Councillors have voted against proposals for speed bumps near a primary school.

The council was asked to look into introducing a 20mph zone covering Cromer Road, Shaftesbury Avenue and Bulwer Road, in High Barnet, by Labour leader Barry Rawlings in February this year.

Safety concerns had been raised by Cromer Road Primary School, as the speed of traffic in the area was making pupils fearful of crossing the road.

But councillors did not want to introduce speed bumps on the roads – and officers said signs alone would not cut vehicle speeds.

High Barnet councillor Julian Teare said: “All the High Barnet councillors agree that 20mph limit should go in, but we expressly say we do not want [speed] humps, for a number of reasons.

“They would reduce parking, cause cars to slam up and down, and generally speaking just be an absolute nuisance.”

A report by the council revealed the areas – currently in a 30mph zone – had seen three minor accidents in the space of five years, while speed surveys recorded average speeds only just above 20mph.

Strategic director of environment Jamie Blake said: “When we put in a 20mph zone, it has to be a physical measure that makes an attempt to help slow traffic down. Just putting up signs does not slow traffic down.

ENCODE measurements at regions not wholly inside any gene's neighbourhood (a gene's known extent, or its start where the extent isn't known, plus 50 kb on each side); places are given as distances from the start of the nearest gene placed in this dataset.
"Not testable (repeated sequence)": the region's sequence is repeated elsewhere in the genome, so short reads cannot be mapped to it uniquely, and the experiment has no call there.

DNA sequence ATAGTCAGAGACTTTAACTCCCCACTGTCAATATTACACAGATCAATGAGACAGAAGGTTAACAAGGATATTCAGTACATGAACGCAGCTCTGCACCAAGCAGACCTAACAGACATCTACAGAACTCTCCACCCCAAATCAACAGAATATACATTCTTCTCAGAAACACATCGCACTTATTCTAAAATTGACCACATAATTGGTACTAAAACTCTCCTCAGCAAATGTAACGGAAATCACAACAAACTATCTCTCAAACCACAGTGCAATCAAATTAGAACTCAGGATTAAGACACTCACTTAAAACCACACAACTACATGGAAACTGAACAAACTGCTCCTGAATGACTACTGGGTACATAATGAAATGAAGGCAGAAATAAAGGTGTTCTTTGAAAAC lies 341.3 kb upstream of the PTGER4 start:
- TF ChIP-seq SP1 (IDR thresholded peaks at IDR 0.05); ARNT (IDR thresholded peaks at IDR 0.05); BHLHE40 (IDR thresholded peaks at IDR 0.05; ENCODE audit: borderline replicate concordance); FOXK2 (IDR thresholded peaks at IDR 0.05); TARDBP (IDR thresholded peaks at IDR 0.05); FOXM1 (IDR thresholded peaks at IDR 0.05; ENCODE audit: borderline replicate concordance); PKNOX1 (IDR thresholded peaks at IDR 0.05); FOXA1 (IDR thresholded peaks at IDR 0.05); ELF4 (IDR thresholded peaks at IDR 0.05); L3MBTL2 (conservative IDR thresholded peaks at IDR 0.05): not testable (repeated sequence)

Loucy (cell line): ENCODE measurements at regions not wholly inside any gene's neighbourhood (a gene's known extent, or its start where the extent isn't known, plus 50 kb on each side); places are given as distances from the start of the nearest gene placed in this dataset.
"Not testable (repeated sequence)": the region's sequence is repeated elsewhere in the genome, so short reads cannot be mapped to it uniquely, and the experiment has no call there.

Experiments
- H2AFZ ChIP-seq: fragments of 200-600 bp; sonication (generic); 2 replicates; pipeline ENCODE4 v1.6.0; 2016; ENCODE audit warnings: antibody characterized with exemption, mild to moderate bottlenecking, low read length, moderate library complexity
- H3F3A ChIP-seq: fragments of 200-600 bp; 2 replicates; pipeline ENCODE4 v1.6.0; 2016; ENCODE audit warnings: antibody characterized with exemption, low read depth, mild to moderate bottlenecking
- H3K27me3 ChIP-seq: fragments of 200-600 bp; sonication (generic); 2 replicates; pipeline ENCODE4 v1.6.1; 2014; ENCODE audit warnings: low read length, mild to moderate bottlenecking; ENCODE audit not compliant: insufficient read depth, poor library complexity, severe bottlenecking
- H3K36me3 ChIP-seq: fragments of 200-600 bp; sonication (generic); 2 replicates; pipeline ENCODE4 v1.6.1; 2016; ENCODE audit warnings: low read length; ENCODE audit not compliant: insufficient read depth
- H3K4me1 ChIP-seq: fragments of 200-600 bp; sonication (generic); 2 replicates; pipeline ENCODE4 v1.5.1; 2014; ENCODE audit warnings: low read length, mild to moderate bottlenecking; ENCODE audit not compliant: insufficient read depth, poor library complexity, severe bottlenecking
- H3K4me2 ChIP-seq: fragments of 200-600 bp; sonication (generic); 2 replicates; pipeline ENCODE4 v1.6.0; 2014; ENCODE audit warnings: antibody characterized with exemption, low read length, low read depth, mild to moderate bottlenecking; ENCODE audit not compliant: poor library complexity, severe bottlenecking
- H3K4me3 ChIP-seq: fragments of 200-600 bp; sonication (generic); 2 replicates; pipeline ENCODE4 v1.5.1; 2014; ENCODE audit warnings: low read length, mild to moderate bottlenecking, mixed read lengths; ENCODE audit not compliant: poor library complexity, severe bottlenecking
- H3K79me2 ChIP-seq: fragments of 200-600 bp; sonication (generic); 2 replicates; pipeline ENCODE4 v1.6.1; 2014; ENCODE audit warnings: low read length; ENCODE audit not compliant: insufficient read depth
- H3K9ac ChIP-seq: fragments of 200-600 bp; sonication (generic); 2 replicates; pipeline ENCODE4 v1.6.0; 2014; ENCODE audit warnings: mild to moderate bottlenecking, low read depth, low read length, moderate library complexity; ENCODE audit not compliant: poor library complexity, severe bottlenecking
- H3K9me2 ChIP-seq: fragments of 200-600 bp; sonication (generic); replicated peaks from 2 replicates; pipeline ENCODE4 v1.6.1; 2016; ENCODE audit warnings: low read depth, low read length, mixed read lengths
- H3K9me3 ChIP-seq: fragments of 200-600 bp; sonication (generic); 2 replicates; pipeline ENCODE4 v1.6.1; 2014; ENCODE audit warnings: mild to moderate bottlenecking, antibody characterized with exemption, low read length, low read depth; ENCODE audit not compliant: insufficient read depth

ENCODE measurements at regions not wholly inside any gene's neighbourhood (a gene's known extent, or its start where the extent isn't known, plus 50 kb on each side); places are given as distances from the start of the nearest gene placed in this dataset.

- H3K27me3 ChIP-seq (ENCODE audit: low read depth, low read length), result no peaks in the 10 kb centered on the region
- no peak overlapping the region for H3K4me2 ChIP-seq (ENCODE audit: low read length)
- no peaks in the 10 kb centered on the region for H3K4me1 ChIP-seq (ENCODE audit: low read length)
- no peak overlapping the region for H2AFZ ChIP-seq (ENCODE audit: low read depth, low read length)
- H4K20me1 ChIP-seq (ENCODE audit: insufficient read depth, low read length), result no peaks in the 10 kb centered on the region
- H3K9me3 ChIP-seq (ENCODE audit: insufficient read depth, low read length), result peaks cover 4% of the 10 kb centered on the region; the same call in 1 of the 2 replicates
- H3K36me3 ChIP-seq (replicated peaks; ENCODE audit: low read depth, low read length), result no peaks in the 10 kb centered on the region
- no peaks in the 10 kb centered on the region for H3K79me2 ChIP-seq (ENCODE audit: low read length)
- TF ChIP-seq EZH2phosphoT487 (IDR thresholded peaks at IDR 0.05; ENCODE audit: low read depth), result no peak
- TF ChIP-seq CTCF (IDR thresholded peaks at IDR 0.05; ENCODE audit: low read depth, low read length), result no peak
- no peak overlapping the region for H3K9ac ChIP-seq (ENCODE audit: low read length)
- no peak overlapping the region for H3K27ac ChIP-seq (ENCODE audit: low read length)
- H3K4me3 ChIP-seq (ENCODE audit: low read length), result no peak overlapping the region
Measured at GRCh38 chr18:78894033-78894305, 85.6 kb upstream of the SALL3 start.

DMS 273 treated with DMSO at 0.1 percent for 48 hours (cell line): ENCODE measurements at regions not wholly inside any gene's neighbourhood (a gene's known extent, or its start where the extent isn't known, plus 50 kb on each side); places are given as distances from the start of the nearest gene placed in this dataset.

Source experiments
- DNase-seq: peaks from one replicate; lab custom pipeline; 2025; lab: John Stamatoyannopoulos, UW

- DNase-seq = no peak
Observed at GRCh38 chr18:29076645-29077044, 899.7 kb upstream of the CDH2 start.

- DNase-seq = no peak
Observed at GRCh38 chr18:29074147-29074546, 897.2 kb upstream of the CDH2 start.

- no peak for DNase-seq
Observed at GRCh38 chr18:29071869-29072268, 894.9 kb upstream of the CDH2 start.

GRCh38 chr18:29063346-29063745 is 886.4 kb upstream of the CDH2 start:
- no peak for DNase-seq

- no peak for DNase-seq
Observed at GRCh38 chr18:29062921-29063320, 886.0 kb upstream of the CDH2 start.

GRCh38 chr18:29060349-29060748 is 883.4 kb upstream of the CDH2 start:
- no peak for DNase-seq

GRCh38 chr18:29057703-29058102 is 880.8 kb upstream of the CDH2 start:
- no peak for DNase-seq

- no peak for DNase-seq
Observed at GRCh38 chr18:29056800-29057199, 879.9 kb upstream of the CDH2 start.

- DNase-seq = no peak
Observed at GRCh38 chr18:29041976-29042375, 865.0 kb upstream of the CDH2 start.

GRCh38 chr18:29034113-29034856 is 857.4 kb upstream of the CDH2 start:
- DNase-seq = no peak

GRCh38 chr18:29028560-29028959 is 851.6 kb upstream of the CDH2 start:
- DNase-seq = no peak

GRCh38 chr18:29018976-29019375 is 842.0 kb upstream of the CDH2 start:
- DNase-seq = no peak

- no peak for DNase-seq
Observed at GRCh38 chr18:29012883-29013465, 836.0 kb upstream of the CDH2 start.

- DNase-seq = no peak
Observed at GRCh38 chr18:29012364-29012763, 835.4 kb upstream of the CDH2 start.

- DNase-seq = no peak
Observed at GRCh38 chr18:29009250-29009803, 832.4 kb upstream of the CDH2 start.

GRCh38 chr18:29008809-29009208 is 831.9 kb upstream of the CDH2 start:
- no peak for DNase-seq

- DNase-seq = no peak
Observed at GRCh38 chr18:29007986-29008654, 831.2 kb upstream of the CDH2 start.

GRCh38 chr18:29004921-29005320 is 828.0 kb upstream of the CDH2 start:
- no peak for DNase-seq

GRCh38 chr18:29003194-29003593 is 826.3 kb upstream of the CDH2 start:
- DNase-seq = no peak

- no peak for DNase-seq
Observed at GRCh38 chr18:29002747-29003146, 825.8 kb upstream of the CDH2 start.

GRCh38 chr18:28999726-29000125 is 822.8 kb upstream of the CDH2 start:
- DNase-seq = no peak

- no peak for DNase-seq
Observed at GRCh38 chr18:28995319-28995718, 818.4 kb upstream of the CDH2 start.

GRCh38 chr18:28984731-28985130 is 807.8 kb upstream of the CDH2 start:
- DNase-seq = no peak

“Because of the issue around parking in this area, measures such as islands and such like would reduce parking, so what we have suggested is a vertical measure to slow the traffic down.”

The borough’s policy is that it only implements ‘vertical speed calming measures’ – i.e. speed bumps – in exceptional circumstances.

Mr Blake added: “We don’t put in 20mph zones because they give the perception of safety, and people think that traffic is moving at a slower speed, because people naturally assume that drivers take notice of these signs.

“Unfortunately, that is not always the case.

“The police don’t enforce 20mph zones; they enforce 30mph, as far as the speed is concerned.

“It has to have a physical measure – but as we have said in this report, the only physical measure we could come up with that doesn’t adversely affect the parking in the area, is ‘sleeping police’ [speed bumps].”

The cost of installing speed bumps was estimated at £39,500.

Build-outs into the road – which would have cost £51,000 – were rejected because they would lead to a loss of parking spaces and the fact that parked cars already act as traffic-calming measures.

When the issue was put to a vote, the three Labour committee members voted in favour of speed-calming measures, while the four Conservative members voted against.